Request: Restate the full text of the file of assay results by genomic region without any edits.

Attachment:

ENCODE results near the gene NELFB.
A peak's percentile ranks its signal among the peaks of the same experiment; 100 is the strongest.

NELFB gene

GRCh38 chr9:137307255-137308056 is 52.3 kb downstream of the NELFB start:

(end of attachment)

ENCODE results near the gene NELFB.
A peak's percentile ranks its signal among the peaks of the same experiment; 100 is the strongest.

NELFB gene

GRCh38 chr9:137307255-137308056 is 52.3 kb downstream of the NELFB start: